{smcl}
{* 03Feb2009/touched NJC 9nov2007}{...}
{cmd:help mixlogit}{right:(SJ7-4: st0133_1; SJ7-3: st0133)}
{hline}
{title:Title}
{p2colset 5 17 19 2}{...}
{p2col :{hi:mixlogit} {hline 2}}Mixed logit model{p_end}
{p2colreset}{...}
{title:Syntax}
{p 8 15 2}
{cmd:mixlogit}
{depvar}
[{indepvars}] {ifin} {weight} {cmd:,}
{cmdab:gr:oup(}{varname}{cmd:)}
{cmdab:rand:(}{varlist}{cmd:)}
[{opt id(varname)}
{opt ln(#)}
{opt corr}
{opt nrep(#)}
{opt burn(#)}
{opt num:erical}
{opt l:evel(#)}
{opt const:raints(numlist)}
{it:maximize_options}]
{p 8 15 2}
{cmd:mixlpred}
{newvar} {ifin}
[{cmd:,} {opt nrep(#)} {opt burn(#)}]
{p 8 15 2}
{cmd:mixlcov}
[{cmd:,}
{opt sd}]
{p 8 15 2}
{cmd:mixlbeta}
{varlist} {ifin}
{cmd:,} {opt sav:ing(filename)} [{opt replace} {opt nrep(#)} {opt burn(#)}]
{phang}
{opt fweight}s, {opt iweight}s, and {opt pweight}s are allowed
(see {help weight}), but
they are interpreted to apply to decision-makers, not to individual
observations.{p_end}
{title:Description}
{pstd}
{cmd:mixlogit} fits mixed logit models by using maximum simulated likelihood
(Train 2003). See Hole (2007) for a description of the module with examples.
{pstd}
The following postestimation commands are available after {cmd:mixlogit}:
{pstd}
{cmd:mixlpred} calculates predicted probabilities. The predictions are available
both in and out of sample; type {cmd:mixlpred} ... {cmd:if e(sample)} ... if
predictions are wanted for the estimation sample only.
{pstd}
{cmd:mixlcov} calculates the elements in the coefficient covariance matrix along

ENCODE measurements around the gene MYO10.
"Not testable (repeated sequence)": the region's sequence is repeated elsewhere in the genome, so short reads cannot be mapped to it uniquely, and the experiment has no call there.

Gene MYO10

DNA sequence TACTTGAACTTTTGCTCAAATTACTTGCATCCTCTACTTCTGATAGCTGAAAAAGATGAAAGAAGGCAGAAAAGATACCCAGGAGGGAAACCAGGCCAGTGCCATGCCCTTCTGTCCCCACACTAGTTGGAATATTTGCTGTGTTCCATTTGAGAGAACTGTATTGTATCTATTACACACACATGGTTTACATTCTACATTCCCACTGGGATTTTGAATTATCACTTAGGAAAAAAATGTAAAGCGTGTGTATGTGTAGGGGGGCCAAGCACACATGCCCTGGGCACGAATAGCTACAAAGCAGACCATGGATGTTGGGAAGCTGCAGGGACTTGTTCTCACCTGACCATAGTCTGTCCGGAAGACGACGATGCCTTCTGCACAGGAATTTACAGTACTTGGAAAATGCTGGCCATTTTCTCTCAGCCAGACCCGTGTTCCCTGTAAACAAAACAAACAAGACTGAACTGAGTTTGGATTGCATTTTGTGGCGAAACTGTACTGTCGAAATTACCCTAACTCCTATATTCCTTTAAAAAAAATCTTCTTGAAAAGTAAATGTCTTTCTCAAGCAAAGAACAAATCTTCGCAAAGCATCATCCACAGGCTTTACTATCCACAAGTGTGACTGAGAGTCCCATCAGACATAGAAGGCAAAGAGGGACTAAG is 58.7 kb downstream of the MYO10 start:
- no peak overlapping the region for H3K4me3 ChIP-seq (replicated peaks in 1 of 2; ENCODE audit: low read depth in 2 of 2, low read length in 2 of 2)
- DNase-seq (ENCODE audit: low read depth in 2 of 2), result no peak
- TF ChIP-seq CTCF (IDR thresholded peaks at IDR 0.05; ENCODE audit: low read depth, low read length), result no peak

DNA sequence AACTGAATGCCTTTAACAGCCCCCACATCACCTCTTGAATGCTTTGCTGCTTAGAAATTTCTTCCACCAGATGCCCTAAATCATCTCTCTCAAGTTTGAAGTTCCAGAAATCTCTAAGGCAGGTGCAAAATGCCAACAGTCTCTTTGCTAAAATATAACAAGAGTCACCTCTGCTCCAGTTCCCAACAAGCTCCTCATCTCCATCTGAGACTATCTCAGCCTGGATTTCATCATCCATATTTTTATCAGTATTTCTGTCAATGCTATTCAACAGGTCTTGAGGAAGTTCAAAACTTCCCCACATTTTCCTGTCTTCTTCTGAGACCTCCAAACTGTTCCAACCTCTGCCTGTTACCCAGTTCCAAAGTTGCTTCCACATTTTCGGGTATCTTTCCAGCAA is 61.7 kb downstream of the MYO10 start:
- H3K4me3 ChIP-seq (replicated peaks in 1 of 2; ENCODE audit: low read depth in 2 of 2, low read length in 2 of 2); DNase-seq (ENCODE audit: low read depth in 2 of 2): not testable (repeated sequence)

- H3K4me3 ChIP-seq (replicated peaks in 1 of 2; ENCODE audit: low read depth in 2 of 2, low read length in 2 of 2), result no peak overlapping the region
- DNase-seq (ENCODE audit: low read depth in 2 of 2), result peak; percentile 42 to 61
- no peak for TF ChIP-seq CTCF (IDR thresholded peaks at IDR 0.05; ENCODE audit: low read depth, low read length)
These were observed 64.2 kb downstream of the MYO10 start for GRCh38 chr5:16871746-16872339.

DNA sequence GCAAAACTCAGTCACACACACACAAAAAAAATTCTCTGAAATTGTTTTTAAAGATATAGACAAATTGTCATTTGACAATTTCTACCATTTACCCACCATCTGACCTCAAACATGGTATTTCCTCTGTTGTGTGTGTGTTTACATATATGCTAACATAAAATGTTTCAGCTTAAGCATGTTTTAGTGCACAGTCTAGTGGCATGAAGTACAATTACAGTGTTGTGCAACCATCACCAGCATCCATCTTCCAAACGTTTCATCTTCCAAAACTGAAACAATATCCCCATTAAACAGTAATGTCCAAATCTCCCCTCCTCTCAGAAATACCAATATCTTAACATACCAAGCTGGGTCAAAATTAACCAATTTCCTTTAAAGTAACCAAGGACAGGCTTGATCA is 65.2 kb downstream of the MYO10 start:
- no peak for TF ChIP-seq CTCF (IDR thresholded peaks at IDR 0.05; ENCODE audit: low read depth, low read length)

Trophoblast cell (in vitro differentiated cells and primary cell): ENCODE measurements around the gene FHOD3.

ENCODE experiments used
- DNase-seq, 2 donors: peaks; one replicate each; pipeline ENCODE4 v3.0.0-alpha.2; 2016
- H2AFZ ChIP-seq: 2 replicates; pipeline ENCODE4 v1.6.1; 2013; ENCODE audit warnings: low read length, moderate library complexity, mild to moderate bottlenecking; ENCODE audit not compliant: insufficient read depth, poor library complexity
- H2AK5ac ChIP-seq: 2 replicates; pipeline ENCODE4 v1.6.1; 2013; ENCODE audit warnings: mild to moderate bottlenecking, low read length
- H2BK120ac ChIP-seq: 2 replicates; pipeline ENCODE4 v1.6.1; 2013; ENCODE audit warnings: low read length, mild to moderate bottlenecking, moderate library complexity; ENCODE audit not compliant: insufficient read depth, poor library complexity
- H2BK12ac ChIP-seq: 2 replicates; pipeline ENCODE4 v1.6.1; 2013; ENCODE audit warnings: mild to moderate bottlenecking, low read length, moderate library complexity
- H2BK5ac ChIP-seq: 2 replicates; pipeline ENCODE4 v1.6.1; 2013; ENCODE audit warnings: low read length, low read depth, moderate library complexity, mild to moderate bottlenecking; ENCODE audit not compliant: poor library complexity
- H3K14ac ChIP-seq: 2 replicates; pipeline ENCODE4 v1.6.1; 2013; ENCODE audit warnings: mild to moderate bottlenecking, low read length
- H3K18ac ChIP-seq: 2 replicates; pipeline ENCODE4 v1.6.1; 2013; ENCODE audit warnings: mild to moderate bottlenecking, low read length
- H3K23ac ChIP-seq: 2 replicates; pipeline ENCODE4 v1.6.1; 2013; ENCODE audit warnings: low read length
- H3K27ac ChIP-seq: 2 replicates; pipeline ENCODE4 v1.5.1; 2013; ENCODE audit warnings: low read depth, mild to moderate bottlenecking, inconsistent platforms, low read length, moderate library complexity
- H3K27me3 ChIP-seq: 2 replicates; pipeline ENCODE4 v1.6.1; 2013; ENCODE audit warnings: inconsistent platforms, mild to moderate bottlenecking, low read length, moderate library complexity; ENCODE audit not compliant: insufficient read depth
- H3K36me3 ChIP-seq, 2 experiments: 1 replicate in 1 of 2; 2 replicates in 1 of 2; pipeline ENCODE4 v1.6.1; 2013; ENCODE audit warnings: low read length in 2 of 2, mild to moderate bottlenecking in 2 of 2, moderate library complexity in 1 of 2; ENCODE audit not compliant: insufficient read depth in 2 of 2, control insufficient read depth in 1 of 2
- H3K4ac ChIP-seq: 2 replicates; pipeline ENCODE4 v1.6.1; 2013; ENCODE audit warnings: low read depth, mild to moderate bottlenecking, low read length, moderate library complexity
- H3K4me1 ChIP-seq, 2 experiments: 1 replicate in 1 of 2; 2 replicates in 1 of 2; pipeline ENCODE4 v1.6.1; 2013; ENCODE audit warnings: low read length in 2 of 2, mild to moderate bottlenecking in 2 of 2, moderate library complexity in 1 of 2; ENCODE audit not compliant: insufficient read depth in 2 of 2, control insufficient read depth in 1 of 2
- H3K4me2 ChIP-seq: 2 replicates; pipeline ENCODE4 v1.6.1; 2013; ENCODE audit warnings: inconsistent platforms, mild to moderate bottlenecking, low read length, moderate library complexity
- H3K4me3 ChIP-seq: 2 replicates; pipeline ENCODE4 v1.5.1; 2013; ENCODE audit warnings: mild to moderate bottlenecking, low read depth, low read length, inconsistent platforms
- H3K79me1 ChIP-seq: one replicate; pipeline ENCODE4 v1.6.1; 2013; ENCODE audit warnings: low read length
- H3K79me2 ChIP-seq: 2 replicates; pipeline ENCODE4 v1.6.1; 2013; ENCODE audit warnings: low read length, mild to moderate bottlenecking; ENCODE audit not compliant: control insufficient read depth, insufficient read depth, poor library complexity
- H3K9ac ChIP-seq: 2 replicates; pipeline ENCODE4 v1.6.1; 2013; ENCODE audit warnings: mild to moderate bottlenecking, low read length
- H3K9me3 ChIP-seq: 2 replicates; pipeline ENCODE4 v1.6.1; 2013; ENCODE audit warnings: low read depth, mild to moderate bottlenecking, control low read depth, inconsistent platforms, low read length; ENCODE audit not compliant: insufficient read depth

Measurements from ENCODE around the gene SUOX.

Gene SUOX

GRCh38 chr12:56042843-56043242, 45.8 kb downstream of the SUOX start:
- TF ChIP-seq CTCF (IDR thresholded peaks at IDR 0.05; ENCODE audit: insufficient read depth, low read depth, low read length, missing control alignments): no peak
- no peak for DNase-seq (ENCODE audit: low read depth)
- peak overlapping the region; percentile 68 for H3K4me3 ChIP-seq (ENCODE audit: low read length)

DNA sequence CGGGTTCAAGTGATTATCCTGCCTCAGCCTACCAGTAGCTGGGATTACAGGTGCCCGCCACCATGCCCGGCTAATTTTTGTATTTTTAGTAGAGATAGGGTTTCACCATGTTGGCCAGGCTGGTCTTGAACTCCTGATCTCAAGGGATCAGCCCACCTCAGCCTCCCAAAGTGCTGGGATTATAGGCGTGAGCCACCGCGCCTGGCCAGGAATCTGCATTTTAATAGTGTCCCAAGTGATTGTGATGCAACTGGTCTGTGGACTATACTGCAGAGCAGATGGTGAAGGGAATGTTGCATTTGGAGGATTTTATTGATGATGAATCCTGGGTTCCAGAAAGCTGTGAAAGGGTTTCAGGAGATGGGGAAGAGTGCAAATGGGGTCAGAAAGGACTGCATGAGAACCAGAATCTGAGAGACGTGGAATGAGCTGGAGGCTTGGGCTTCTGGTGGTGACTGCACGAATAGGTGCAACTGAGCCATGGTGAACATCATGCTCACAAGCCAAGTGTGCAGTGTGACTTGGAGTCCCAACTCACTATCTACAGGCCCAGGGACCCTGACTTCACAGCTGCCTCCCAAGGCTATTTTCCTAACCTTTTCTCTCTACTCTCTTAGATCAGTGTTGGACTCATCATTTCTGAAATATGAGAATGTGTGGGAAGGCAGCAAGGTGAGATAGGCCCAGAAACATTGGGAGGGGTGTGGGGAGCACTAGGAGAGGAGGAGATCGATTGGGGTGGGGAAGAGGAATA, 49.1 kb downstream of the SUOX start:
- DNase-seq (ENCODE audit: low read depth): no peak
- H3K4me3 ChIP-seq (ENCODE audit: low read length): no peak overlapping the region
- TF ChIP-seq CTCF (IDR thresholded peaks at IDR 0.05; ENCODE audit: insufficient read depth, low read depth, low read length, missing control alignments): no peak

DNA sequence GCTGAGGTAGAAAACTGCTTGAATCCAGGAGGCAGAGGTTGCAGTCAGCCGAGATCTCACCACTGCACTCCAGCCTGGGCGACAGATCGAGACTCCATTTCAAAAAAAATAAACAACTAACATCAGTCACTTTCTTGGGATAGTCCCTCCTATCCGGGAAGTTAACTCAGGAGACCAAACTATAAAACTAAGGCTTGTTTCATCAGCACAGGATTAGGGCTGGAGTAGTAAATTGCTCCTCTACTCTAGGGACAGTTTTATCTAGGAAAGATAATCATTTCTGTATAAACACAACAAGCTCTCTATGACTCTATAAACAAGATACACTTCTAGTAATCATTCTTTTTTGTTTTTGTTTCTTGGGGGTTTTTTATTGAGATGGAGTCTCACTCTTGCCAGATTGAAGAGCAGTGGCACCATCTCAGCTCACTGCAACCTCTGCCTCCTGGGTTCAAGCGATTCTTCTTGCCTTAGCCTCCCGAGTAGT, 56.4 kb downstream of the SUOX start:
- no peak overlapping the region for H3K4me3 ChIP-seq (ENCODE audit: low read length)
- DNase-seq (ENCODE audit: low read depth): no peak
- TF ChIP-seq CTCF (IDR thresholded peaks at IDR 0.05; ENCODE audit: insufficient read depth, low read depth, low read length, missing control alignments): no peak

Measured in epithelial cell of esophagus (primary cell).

with their standard errors. This command is relevant only when the coefficients
are specified to be correlated; see the {opt corr} option below. {cmd:mixlcov} is
a wrapper for {cmd:nlcom} (see {manhelp nlcom R}).
{pstd}
{cmd:mixlbeta} calculates individual-level parameters corresponding to the variables in
the specified {it:varlist} using the method proposed by Revelt and Train (2000)
(see also Train, 2003, ch. 11). The individual-level parameters are stored in a data file
specified by the user. As with {cmd:mixlpred} the predictions are available both in and
out of sample; type {cmd:mixlbeta} ... {cmd:if e(sample)} ... if predictions are wanted
for the estimation sample only.
{title:Options for mixlogit}
{phang}
{opth group(varname)} is required and specifies a numeric identifier variable
for the choice occasions.
{phang}
{opth rand(varlist)} is required and specifies the independent variables whose
coefficients are random. The random coefficients can be specified to be
normally or lognormally distributed (see the {opt ln()} option). The
variables immediately following the dependent variable in the syntax are
specified to have fixed coefficients (see the examples below).
{phang}
{opth id(varname)} specifies a numeric identifier variable for the decision
makers. This option should be specified only when each individual performs
several choices; i.e., the dataset is a panel.
{phang}
{opt ln(#)} specifies that the last {it:#} variables in {opt rand()} have
lognormally rather than normally distributed coefficients. The default is
{cmd:ln(0)}.
{phang}
{opt corr} specifies that the random coefficients are correlated. The default